Thursday, April 21, 2016

#23: See LCD Soundsystem With Zack

I met my husband at a music festival five and a half years ago — the same music festival where I saw LCD Soundystem for the last time before they broke up. After enjoying a riveting performance that opened with "Dance Yrself Clean" and ended with "Home," I picked up a CD copy of This Is Happening from the Waterloo Records tent and blasted it in my car the rest of the weekend. I had no idea that the band I fell head-over-heels for in that moment would break up a few months later; I had no idea the guy I feel head-over-heels for the next night would be the man I'd marry. When Zack and I made "the five year bet" — when he bet me that LCD would reunite within five years, and I said it wouldn't happen, and if it did I had to buy us tickets to their show and if it didn't he'd buy me tickets to any show I chose — I didn't realize how much significance five years would have for us. Before that landmark anniversary hit for the day we met, we were married. And *just* before the five-year anniversary of their breakup, LCD reunited.

The first song Zack and I bonded over was a love song — LCD Soundsystem's "I Can Change." It featured throughout our relationship, quickly becoming "our song." I had a bunch of Austin artists cover the song as a Valentine's gift to Zack once; he had local cover band All My Friends play it in our living room when he proposed. It was the song we danced to as our first dance at our wedding. I thought we'd never have the chance to see LCD play it live, and then — the announcement. The band was back. James Murphy had new music. They were going to Coachella. We hardly thought about it, it was just decided — we'd return to the California desert, sleep on the ground, and see our band.

We showed up at the main stage during Of Monsters and Men's set, almost four hours before LCD was scheduled to play. Bit by bit, we made our way to the railing on the left side of the stage — we were stuck behind the VIP section, but as close as GA could get on the left side and it felt right. We tuned out talkers during M83's solid set, watched bros live their best life during Ellie Goulding, jumping up and down together in a hug-circle, and then suffered through a couple making out right by our feet to get to what we'd yearned for — a disco ball, a ton of instruments, and a bunch of substitute teachers playing heart-wrenching dance music.

"Us V Them" gave us a chance to mock the VIP'sters chattering in front of us with arms crossed, letting us define our fandom outside of their hip be-seen/scene attitude. "Daft Punk Is Playing At My House" made me think of my brother, and how that song used to make me feel closer to him when I'd play it on my college radio station. And then, I collapsed. Holding onto the railing, I melted, just briefly, as the bloopy synths of "I Can Change" rang out across the field. When I pulled myself back up, Zack gripped me tightly, his arms surrounding my shoulders, and he didn't let go for the entire six minutes as we sang to each other in disbelief. And that was just the third song.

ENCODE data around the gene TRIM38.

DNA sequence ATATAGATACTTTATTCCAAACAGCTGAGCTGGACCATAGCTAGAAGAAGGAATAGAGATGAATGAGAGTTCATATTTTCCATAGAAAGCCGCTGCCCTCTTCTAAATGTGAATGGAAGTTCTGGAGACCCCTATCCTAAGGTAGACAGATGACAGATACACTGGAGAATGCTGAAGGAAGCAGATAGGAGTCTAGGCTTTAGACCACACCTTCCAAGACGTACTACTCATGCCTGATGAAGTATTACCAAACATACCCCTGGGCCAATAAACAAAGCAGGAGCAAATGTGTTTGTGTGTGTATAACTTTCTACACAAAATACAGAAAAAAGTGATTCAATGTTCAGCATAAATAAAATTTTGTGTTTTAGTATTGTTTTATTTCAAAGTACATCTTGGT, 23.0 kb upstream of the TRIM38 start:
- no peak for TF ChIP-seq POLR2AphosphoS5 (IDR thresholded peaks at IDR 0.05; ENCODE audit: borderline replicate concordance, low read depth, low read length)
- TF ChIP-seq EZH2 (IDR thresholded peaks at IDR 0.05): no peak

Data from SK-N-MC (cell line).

I don't know what it is about LCD Soundsystem that gets me on such a deeply emotional level. I think it's partly James Murphy's self-reflective lyrics, his admittance at a desire to be accepted and appreciated, but his simultaneous ability to laugh at that vulnerability. It's definitely the emotional attachment I have to the music with my friends — with Zack, and my dear Melissa, who I called twice during the set so she could experience it with me (just like she did for me at the final MSG show). Zack and I got to leave everything on the dance floor at this show, so to speak — it was a set list that would have made our local cover band, All My Friends, proud, filled with B-side jams like "Get Innocuous!," "Tribulations" and "Yeah." But it had all of my favorite hits, too — "Dance Yrself Clean" and "Someone Great" and "Losing My Edge" and "Home." Murphy really kept himself to his no-talking policy, opting instead to play as much music as possible, and I think that speaks to how much he missed his band, too. He just wanted to hear as many of his favorites as possible, just like us.

It feels like Zack and I have experienced a true full-circle moment in our lives and relationship now. Truly, Friday at Coachella felt like a peak life moment. I'd been nervous leading up to the festival — maybe it wouldn't be fun, maybe I'd feel self-conscious the whole weekend surrounded by pretty California models, maybe I'd be far too in my head to live in a moment I'd dreamed about for so long. But I had nothing to fear. With James Murphy at the helm, and my husband on my arm, I truly had all I needed.

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